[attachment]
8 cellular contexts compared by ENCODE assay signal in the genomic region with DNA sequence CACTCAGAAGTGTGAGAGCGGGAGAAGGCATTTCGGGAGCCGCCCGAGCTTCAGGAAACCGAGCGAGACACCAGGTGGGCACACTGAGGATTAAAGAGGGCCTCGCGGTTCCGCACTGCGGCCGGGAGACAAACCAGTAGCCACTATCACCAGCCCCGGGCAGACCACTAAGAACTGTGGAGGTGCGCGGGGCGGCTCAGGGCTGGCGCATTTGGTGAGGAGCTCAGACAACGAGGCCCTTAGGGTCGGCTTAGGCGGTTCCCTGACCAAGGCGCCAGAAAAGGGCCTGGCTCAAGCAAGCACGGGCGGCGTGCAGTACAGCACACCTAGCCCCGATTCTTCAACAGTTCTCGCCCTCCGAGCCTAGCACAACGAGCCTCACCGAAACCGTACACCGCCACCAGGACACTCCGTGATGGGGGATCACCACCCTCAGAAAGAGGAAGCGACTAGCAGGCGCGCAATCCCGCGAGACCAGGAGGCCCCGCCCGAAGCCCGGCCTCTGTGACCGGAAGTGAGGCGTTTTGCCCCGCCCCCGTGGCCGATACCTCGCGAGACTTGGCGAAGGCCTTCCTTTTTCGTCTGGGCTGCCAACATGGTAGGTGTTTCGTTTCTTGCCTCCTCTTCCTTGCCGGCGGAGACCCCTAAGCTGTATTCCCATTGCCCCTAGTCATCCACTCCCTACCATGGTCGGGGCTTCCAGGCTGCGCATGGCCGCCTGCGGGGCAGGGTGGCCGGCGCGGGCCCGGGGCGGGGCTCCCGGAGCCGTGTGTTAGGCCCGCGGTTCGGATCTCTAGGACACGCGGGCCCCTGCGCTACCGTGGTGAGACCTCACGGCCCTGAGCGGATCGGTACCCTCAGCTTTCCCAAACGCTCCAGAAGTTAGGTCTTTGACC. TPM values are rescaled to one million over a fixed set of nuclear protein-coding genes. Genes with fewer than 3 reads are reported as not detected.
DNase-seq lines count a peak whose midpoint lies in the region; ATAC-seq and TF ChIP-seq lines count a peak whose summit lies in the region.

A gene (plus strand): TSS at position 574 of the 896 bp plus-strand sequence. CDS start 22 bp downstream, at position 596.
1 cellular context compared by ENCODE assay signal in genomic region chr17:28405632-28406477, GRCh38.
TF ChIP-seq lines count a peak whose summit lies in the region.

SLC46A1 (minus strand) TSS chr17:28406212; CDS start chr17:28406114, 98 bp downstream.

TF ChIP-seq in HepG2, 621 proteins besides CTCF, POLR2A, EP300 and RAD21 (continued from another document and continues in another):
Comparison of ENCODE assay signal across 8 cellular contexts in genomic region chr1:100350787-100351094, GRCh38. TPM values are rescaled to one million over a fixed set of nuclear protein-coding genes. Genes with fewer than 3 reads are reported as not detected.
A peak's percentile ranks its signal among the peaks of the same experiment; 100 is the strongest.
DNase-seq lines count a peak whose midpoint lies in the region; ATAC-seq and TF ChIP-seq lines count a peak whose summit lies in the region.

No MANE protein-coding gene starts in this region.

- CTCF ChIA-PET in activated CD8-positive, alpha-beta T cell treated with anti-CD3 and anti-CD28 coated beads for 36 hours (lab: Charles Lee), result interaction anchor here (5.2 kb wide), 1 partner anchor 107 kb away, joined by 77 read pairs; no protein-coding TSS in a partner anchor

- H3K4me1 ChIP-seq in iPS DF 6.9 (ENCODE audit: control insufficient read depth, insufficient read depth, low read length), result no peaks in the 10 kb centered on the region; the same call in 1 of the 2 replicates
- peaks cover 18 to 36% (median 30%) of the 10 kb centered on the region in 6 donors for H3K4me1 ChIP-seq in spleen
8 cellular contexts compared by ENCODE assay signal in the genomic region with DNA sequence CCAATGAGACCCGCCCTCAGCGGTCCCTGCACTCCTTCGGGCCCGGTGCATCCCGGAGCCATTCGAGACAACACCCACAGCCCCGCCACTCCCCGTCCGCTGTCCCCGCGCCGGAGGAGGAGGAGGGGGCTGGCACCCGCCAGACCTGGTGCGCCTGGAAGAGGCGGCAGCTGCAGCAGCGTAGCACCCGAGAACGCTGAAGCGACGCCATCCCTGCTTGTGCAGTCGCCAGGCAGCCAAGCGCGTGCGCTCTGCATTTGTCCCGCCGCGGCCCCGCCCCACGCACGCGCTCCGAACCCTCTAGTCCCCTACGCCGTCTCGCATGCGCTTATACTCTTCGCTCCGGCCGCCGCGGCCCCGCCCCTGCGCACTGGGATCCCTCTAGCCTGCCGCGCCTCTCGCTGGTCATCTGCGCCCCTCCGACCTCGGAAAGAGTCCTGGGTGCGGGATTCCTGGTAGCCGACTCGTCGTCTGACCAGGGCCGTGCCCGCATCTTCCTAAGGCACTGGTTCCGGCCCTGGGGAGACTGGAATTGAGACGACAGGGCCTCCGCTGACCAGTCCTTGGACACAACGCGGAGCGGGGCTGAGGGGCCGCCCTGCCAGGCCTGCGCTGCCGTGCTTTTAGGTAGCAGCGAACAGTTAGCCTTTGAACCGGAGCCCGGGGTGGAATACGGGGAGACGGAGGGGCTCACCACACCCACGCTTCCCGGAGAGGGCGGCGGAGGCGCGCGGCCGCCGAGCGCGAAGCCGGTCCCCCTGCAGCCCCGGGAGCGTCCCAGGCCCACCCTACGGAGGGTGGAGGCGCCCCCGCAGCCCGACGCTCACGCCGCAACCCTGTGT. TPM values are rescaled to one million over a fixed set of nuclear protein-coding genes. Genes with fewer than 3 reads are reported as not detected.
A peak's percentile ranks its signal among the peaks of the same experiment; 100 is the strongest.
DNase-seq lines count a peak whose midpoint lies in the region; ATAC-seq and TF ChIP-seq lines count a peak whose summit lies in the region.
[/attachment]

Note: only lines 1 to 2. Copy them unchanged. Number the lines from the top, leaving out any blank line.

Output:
8 cellular contexts compared by ENCODE assay signal in the genomic region with DNA sequence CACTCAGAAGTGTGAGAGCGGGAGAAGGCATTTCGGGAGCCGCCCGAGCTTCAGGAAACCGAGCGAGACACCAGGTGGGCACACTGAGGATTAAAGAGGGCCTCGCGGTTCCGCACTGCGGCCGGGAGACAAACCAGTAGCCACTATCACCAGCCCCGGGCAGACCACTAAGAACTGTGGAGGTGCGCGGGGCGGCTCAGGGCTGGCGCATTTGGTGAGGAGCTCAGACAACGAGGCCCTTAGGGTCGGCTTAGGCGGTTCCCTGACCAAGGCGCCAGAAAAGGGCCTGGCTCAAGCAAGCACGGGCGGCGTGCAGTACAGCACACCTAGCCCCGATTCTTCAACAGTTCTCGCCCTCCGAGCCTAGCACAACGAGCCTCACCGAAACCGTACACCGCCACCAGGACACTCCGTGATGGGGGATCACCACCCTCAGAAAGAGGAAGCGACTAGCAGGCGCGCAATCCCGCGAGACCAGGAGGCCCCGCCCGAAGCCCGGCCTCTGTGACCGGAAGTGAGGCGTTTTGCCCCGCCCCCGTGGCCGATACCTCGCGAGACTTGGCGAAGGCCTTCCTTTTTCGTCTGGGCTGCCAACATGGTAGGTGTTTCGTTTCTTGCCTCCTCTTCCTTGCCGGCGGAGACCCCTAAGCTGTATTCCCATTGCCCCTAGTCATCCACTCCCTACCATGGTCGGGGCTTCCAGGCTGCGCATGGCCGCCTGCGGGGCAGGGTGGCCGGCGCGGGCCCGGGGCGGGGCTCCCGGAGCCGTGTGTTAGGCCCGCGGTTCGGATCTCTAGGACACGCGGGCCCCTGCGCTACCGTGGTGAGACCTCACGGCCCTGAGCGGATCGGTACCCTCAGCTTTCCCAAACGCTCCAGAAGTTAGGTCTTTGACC. TPM values are rescaled to one million over a fixed set of nuclear protein-coding genes. Genes with fewer than 3 reads are reported as not detected.
DNase-seq lines count a peak whose midpoint lies in the region; ATAC-seq and TF ChIP-seq lines count a peak whose summit lies in the region.